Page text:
Tabcorp has blamed bad match data from a third-party as well as a “technical error” on its own systems for breaching online in-play betting rules in Australia.
The Australian Communications and Media Authority (ACMA) issued Tabcorp a formal warning after the company “was found to have accepted 37 illegal online in-play bets” during a game on January 3 this year.
Online in-play betting - betting on a sporting event after it has commenced - is prohibited in Australia under the Interactive Gambling Act 2001.
It’s the first time that an operator has been pinged for breaching the rules.
The ACMA launched an investigation after receiving a complaint, which it subsequently substantiated.
ACMA authority member Fiona Cameron said in-play betting “can pose a very high risk to problem gamblers.”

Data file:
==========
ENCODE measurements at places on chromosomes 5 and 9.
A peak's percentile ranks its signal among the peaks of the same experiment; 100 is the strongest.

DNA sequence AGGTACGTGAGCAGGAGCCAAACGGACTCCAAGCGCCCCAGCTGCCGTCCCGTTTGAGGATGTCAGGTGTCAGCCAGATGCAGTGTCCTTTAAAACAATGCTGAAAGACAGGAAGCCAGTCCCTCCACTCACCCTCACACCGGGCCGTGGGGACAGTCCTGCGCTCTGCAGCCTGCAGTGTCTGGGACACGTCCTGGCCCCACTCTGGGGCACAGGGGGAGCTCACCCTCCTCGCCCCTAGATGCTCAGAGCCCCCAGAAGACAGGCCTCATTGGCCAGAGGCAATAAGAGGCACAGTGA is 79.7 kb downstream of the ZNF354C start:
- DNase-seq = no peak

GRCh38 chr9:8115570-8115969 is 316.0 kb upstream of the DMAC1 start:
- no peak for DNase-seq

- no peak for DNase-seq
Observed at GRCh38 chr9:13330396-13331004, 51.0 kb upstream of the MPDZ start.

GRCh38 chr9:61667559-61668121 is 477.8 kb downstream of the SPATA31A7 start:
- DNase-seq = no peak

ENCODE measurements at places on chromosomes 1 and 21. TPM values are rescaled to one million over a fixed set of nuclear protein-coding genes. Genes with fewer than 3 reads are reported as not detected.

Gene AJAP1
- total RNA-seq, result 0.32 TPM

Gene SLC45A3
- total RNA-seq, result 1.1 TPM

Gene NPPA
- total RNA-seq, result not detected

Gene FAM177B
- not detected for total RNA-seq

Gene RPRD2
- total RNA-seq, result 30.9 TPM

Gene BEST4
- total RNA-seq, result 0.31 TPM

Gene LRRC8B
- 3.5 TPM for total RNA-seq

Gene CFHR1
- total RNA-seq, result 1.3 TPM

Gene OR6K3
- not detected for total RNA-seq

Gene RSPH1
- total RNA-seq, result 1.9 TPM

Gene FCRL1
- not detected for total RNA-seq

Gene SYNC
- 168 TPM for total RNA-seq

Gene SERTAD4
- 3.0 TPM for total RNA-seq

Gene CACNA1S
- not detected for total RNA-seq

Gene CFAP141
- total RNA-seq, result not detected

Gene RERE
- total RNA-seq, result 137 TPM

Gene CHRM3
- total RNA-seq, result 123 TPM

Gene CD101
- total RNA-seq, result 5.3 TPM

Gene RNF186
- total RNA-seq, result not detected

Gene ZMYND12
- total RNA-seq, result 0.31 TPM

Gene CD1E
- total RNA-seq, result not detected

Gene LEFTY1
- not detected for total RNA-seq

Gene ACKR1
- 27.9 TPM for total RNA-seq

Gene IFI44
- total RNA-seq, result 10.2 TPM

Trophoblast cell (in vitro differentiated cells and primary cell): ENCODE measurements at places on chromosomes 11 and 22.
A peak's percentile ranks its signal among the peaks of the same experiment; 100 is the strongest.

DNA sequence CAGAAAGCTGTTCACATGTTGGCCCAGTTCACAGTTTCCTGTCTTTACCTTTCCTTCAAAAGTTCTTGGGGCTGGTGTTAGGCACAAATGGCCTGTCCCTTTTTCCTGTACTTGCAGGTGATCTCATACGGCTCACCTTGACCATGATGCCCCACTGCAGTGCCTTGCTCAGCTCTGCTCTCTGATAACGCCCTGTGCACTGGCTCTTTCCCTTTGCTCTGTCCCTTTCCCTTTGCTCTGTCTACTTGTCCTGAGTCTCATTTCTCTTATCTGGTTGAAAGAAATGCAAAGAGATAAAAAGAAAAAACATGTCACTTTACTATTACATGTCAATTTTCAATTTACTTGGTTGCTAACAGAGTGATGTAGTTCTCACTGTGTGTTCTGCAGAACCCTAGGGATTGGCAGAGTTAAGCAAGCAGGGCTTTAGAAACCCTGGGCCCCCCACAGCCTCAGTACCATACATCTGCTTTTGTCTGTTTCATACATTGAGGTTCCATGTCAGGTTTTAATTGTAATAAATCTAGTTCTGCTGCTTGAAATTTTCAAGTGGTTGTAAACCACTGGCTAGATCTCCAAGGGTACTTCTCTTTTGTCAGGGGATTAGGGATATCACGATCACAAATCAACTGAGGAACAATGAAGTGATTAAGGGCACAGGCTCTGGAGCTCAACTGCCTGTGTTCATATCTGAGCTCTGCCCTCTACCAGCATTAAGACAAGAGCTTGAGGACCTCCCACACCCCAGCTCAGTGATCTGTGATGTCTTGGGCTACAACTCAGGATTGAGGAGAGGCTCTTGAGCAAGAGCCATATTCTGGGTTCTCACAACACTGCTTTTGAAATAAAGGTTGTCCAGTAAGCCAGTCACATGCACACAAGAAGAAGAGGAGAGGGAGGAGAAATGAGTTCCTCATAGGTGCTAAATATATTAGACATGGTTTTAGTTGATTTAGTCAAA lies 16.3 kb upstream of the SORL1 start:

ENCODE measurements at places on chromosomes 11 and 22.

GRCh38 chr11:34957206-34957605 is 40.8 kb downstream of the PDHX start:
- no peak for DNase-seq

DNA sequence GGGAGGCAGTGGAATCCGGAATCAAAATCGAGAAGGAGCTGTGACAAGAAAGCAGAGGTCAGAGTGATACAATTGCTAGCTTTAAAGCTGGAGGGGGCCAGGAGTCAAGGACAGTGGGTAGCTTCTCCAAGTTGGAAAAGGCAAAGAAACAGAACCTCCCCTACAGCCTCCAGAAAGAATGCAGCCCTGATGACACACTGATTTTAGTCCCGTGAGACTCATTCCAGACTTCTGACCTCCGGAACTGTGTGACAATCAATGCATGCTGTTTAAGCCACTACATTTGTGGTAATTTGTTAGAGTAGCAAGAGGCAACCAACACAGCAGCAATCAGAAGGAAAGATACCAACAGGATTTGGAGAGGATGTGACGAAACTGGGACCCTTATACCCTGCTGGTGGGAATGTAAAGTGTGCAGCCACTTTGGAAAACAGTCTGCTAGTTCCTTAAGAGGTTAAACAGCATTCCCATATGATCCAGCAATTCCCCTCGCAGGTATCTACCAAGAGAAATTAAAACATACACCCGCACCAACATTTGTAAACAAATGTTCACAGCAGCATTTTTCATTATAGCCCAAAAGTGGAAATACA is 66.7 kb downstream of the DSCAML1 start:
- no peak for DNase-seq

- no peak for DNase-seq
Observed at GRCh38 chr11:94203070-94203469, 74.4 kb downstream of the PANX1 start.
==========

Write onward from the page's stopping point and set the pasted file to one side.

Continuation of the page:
”These rules have been in place for many years and Tabcorp has had more than enough time to put systems in place to ensure that in-play betting is not offered on local or international sports,” she said.
Tabcorp told the ACMA that it failed to close betting in time “due to incorrect match information from a third-party provider, followed by a technical error by Tabcorp.”
The company said it paid out winning bets and refunded losing bets “upon realising the mistake”.
The ACMA said paying out the winning bets was “inappropriate”, arguing all bets should have been voided “so that neither operators or punters benefit from prohibited activity”.
The authority added that although it could have imposed or sought court-ordered penalties against Tabcorp, it settled on a formal warning after considering “Tabcorp’s actions to deal with the illegal bets and its commitment to improve its systems and processes.”